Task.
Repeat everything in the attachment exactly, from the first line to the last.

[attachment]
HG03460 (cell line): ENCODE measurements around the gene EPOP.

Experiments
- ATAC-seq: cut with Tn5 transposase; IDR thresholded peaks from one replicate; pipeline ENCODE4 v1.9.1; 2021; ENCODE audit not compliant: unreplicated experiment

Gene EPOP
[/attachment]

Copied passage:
HG03460 (cell line): ENCODE measurements around the gene EPOP.

Experiments
- ATAC-seq: cut with Tn5 transposase; IDR thresholded peaks from one replicate; pipeline ENCODE4 v1.9.1; 2021; ENCODE audit not compliant: unreplicated experiment

Gene EPOP